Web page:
As a teenager, the focus on “Jewish Continuity” always rubbed me the wrong way – I felt like a participant in a historical relay race, being handed a baton only so that I could pass it off to the runner following me. My only value, it seemed, was being able to produce a new generation of runners so there would be someone to receive my pass. I wanted a more active involvement in Judaism – to extend the metaphor, the baton I passed on would not be the same as the one I received.
Today, I'm told the community is eager pass that baton to me. I know this, because I have been the target of dozens of initiatives aimed at the so-called “next generation.” The Jewish community keeps telling me I'm next. But I want to tell you something; I'm already here. If I've learned anything from my experiences in Israel, it's that waiting in line is overrated.
I mentioned that yesterday I attended a bar mitzvah. As educators, we spend a lot of time bemoaning how the bar mitzvah experience overshadows all else in the Jewish lives of young people – so much so that we've lost the real message of the bar mitzvah. Our tradition says that by the time we enter adolescence, we are fully functioning people. In the introduction to the book Youth, Identity, and Digital Media, David Buckingham reminds us that young people are significant actors in their own right, they are 'beings,' and not simply 'becomings' who should be judged in terms of their projected futures. That is the central message of bar mitzvah; it should be a central message to Jews of all ages.
Take a look at today's graduates. Rather than asking what's coming next, ask us about what we're doing today. My classmates are educators and ethicists, musicians, and machers; surely many of us will go on to do great things, but many of us are already doing great things. We are fighting to make the Jewish community more inclusive of learners with special needs, of families of all configurations, and of individuals who don't fit the Jewish stereotype because they are a different color, class, or sexual orientation; we are creating new initiatives in Jewish education and contributing to the ongoing excellence of existing programs; we are making our communities stronger, more connected, and more welcoming to newcomers; we are raising families and giving aid to strangers.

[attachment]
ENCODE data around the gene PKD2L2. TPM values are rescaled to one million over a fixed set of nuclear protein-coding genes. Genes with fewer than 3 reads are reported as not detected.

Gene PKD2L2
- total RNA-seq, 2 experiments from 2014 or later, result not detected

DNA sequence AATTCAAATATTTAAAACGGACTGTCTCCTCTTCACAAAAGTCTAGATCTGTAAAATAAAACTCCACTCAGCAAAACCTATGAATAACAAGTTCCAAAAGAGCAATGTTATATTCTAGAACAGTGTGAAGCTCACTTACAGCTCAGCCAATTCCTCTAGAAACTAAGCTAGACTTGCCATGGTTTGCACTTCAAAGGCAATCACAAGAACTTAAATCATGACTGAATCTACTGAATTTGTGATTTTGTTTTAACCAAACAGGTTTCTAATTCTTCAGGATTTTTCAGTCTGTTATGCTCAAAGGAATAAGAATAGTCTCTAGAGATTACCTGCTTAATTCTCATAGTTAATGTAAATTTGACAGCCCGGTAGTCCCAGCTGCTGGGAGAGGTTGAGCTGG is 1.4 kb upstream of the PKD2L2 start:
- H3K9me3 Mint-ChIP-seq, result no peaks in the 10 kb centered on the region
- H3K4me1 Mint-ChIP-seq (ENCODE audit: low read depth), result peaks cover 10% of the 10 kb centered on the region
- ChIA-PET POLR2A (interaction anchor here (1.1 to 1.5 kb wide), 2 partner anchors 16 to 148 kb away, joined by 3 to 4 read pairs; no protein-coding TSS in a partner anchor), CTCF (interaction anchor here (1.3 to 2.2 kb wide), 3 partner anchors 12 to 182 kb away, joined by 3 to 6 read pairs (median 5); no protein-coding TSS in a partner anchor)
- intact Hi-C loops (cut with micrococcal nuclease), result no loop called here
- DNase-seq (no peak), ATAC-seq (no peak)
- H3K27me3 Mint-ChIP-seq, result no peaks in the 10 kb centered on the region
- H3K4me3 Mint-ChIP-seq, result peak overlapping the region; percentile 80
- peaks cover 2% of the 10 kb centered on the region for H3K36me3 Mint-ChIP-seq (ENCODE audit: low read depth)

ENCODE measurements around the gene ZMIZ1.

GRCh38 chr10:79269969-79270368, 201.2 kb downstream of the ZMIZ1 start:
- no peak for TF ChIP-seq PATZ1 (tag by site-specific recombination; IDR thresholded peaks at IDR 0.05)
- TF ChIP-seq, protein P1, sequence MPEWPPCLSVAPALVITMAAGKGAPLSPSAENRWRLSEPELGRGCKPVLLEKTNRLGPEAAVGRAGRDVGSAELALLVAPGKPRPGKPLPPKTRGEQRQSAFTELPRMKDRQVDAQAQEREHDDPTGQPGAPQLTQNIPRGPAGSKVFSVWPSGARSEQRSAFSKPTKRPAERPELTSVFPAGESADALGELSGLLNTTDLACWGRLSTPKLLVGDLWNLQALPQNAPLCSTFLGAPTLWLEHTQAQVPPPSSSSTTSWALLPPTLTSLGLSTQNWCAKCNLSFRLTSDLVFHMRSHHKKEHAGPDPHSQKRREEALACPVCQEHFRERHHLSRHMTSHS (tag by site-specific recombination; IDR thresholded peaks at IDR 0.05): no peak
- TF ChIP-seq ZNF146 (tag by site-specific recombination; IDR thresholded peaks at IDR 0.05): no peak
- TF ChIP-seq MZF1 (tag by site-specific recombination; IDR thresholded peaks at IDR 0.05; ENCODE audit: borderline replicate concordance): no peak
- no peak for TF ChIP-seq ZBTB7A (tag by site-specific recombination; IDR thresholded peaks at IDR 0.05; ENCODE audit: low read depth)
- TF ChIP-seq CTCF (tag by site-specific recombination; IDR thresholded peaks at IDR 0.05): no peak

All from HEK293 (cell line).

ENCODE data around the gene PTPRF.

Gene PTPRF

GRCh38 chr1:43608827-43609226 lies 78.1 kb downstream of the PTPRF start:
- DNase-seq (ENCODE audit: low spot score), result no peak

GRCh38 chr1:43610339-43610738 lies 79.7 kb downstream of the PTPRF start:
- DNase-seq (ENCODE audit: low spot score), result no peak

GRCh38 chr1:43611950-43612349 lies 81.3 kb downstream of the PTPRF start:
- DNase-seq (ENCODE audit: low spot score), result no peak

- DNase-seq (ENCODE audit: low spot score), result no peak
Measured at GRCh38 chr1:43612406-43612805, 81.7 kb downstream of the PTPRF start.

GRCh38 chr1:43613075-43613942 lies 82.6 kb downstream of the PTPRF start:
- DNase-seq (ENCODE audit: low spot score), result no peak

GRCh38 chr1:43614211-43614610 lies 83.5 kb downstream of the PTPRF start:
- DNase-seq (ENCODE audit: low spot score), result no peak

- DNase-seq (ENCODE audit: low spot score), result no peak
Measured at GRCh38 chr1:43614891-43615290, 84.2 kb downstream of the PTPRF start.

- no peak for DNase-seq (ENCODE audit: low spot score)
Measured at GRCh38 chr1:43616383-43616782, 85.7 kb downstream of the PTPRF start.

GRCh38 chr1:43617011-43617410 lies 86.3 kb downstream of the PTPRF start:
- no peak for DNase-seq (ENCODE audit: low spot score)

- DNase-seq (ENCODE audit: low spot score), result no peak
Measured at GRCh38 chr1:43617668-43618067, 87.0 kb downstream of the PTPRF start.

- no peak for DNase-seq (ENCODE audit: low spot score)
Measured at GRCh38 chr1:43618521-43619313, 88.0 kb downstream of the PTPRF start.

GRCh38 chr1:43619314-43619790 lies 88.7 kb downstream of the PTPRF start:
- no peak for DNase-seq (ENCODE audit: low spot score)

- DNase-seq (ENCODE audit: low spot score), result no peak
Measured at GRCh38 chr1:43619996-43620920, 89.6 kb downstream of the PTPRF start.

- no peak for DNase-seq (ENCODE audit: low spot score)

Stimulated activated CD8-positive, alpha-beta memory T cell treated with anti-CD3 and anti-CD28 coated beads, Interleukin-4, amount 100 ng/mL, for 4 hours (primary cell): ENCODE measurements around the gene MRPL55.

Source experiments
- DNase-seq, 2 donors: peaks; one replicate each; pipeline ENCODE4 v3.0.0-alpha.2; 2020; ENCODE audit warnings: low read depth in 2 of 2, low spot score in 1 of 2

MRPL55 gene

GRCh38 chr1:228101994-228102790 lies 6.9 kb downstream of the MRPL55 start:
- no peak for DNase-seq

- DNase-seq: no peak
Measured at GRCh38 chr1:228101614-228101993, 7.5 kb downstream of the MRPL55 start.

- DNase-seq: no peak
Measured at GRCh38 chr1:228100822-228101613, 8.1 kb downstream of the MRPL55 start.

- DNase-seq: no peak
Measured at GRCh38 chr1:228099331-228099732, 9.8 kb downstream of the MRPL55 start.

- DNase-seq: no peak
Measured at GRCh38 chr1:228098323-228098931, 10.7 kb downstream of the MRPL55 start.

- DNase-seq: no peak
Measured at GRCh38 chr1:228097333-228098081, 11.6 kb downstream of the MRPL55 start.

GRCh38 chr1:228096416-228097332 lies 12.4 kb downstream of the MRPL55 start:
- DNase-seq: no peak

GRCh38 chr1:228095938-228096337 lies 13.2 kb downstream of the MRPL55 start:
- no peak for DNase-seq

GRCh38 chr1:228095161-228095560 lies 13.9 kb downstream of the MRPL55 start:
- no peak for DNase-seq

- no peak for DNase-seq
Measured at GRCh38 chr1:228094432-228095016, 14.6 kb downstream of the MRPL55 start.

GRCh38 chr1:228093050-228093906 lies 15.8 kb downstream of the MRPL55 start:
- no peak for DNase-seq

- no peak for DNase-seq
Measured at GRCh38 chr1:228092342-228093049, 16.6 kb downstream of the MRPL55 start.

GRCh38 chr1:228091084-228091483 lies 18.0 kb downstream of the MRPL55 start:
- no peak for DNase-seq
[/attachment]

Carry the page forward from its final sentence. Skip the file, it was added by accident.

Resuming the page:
So I say to the foundations and federations who are worried about what's to come: You want insurance for the Jewish future? Focus on the Jewish present. Judaism has always been more a religion of deed than creed, focused more on the performance of mitzvot than on the explication of theologies. We're reminded in Pirkei Avot, the Talmudic collection of rabbinic sayings: